Cyber threats are real. Everyone is being attacked on a daily basis from outside agents. These agents for the most part have criminal intent on using the Covid-19 fear. You must be on guard against emails that have attachments.
User email accounts, contact information or even companies are used to fake a person into thinking the email is from someone they know.
You must check the actual email address where the item came from. For the most part an email could come from an insurance company or finance house. The hacker will show the company logo but the email address has a fake domain.
1. Install and maintain anti-virus software. One recommendation is Norton Security which will scan for a wide range of threats, but no one program can catch 100% of threats. The second is MalwareBytes that will look for hidden files that can extract key information. IT people usually maintain systems regularly, including “virus definition updates” but now that most people are working remotely you must be extra careful!
2. Make sure your anti-virus is integrated with your email program. Let it scan all incoming files. Usually the AV software will remove the attachment from the email. Make sure you do not click on links that are part of an email. If the email is coming from a friend and looks bogus than you can reach out to verify that with them.
3. Only open attachments or click on links you expect to receive. Do not open attachments or click on links if it indicates coronavirus, COVID, accounts, logins, passwords or other words to lure you into opening the file.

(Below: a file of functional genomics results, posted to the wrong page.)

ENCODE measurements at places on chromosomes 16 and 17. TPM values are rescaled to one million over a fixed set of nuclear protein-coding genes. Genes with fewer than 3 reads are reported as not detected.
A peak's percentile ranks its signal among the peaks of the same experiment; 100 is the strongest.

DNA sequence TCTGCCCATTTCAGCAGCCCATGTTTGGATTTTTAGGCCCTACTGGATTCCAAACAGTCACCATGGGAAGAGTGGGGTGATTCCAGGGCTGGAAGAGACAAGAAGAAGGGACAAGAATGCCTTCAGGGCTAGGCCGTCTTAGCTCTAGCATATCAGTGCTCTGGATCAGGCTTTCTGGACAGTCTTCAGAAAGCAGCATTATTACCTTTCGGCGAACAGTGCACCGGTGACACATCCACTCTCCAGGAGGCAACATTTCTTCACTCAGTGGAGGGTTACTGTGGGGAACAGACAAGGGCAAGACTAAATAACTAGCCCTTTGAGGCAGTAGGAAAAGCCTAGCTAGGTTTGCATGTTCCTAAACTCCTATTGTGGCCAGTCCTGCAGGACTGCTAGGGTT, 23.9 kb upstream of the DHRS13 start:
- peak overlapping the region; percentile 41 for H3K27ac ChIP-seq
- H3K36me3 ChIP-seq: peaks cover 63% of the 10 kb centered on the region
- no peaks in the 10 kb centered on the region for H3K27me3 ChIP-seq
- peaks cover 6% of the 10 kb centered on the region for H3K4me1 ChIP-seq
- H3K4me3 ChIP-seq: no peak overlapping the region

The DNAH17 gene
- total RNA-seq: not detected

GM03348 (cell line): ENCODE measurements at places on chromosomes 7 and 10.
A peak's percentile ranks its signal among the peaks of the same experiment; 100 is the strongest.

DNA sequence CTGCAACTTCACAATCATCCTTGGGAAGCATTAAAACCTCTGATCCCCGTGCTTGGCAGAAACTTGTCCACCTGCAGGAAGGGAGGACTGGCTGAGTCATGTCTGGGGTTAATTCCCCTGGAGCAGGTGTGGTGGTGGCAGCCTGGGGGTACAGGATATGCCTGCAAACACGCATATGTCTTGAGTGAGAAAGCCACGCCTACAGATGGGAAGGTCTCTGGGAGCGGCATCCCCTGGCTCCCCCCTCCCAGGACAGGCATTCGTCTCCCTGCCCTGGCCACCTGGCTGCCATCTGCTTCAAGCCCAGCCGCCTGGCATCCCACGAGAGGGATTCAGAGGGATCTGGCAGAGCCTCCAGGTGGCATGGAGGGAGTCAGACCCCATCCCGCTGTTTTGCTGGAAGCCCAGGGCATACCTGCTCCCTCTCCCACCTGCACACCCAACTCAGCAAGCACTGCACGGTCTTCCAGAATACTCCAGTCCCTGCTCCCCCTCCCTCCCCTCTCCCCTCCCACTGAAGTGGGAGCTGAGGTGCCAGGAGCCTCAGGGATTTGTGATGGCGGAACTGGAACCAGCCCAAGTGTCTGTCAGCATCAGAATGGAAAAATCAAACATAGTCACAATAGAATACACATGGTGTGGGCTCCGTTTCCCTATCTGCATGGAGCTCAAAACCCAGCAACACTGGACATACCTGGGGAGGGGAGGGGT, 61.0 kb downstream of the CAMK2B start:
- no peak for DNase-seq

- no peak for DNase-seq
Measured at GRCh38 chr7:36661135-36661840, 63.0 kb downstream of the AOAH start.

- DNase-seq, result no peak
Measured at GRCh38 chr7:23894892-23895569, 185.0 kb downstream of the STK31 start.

4. Beware Of Emails coming from government or finance. No bank or IRS or FBI or your old school will be sending emails requesting private information. Most will send regular mail to your location if there is a issue.
5. Backup Backup and Backup. Should disaster strike, your best protection is to have backups of your work. You can use the cloud or internal drives to safe store information. Always backup otherwise you may get caught short.
6. Paying ransom. You will get emails telling you that a particular password has been compromise and you better pay them off. DO NOT DO PAY ANYONE MONEY. Stories have been told that government offices were taken over and the information was encrypted. That is mostly due to lack of security or an employee decided to open an outside email.
Security and Passwords
7. Change Password every quarter. For a small shop changing your password every quarter is better than never. The password strength is the key. Something like “BaBies@0@01500” is stronger to crack then “Password99” or the famous “12345678”. Larger companies will force you to change your password every month but a home user can be a little easier.
8. Do Not Use the same password for EVERYTHING. Using the same password defeats security and if there is a breach where your password is stolen. Then most of your personal and business accounts are open.
So if you look into security now, do daily backups and watch what you receive via emails you should be safe.
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